Ideally, what characteristics should a company’s societal-marketing project have? As long as we’re doing societal marketing, how can we do it better? This is a top-priority question for the managers in our programmes.

We already know many things. Jordi Torrents shows us how to manage a brand’s social dimension in order to boost brand differentiation and customer loyalty. Following in the footsteps of James E. Austin, Juan Mezo seeks to align causes with the mission and values of an organisation.

These are solid recommendations – even more so when we compare them with real projects. Let’s take a look at two Spanish projects that we analysed recently:

  • Muebles Boom have undertaken many marketing actions: they promote the fact that their manufacturing is 100% local, that their low-cost strategy prevents them from providing customer service by telephone, and that they engage in controversial, media-savvy promotional offers such as “Furniture for €1”. They complement all of this with societal marketing:
    • Food for soup kitchens: Every piece of furniture sold comes with a label that indicates the number of meals donated.
    • Kisses against domestic violence: The company organises a national kissing championship on Valentine’s Day and donates €10 to a women’s foundation for every participant and €1 for every photo shared. The participants in the three longest kisses at the store win trips to the Dominican Republic, Venice and Paris.
  • Compañía Cervecera de Canarias, a subsidiary of the SABMiller Group, has positioned itself with “Ten Priorities, One Future”, an enormous programme aimed at discouraging irresponsible alcohol consumption, producing beverages with less water, reducing the company’s energy and carbon footprint, encouraging the reuse and recycling of packaging, respecting human rights, contributing to the struggle against AIDS in the company’s area of influence, increasing transparency, and doing business ethically: …uff!. Among other things.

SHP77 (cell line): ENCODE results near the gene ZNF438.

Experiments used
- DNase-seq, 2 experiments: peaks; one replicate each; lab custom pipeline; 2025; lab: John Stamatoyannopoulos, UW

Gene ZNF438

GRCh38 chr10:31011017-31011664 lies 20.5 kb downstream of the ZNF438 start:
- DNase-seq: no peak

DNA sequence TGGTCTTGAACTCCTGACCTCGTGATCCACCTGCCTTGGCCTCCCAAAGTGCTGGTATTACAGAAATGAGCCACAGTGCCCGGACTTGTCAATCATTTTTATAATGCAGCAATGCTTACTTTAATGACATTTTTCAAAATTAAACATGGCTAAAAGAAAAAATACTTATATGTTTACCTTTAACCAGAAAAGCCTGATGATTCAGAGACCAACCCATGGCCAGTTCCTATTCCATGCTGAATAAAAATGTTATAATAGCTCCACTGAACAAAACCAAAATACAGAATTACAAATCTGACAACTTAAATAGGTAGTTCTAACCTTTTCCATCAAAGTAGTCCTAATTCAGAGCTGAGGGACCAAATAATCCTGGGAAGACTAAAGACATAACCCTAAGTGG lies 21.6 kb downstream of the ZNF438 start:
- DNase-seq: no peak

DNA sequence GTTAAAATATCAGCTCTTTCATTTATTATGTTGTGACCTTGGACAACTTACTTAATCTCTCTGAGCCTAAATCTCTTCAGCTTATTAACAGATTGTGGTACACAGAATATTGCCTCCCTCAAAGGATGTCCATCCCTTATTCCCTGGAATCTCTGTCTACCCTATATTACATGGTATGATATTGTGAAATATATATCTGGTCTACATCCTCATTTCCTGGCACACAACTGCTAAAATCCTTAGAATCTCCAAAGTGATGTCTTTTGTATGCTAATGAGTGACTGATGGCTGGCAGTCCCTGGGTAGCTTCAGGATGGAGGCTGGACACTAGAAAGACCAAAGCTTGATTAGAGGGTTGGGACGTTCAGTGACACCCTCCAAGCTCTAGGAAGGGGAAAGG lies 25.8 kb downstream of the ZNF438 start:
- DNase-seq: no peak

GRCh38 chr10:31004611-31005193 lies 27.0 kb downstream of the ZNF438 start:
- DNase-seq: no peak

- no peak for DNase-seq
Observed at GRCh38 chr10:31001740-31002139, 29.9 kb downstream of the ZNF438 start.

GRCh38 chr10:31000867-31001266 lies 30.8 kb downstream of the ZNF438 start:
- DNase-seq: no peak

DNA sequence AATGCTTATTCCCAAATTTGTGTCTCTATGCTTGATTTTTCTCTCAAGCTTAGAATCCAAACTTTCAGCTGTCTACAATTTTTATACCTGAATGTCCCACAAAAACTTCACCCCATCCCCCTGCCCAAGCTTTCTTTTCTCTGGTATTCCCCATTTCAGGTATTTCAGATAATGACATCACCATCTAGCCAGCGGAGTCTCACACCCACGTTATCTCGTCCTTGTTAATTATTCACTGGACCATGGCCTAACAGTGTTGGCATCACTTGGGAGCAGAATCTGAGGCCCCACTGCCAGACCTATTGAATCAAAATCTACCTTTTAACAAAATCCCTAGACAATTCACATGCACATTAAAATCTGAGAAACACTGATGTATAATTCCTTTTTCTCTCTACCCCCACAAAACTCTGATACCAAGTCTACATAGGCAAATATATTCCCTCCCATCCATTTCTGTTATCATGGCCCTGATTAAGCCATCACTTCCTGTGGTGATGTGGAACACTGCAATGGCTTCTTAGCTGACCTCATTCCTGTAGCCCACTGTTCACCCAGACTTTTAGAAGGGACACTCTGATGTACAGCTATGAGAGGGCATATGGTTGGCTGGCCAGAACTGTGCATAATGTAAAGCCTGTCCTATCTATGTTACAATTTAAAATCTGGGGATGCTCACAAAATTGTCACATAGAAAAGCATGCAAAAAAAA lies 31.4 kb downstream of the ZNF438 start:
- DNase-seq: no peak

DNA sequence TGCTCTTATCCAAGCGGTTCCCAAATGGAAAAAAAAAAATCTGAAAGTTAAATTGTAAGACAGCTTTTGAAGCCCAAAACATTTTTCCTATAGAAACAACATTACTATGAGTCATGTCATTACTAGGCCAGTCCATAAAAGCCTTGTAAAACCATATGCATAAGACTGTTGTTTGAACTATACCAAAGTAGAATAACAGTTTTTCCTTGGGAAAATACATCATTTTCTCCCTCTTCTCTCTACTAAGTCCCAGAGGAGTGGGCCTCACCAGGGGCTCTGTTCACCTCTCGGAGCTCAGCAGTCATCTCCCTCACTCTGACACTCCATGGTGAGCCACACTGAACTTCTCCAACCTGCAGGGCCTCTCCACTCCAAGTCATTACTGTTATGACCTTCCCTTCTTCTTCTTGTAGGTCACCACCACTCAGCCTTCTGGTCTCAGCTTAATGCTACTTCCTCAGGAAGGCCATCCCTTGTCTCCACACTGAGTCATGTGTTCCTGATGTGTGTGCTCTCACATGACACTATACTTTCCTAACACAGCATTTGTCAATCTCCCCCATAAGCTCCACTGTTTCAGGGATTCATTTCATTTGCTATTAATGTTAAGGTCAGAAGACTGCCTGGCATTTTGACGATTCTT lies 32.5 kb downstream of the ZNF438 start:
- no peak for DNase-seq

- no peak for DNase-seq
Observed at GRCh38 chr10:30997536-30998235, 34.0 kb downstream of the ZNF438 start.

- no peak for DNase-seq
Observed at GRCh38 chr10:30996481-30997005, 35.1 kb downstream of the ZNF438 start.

How can these two companies optimise their programmes to give customers more differentiated value and create a perception of alignment with their mission and values? It’s not as easy as it looks.

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“Betcha Can’t Read Just One”

Jeff Bezos, who recently purchased The Washington Post, is on a quest for a new golden era based on the philosophy that guided him in building Amazon.com: “Put the customer first. Invent. Be patient.” Mr. Bezos concludes: “If you replace ‘customer’ with ‘reader,’ that approach, that point of view, can be successful at the Post, too.” What do customers  and readers value? What kinds of value? How can we innovate to increase our value?

Let us interweave the Post’s marketing challenge with professor Jean-Jacques Lambin’s reflection about the challenges facing marketing: Should the marketing process satisfy short-term or long-term needs? Should it be more concerned about a person’s well-being than the person herself? And should it foster social or individual value?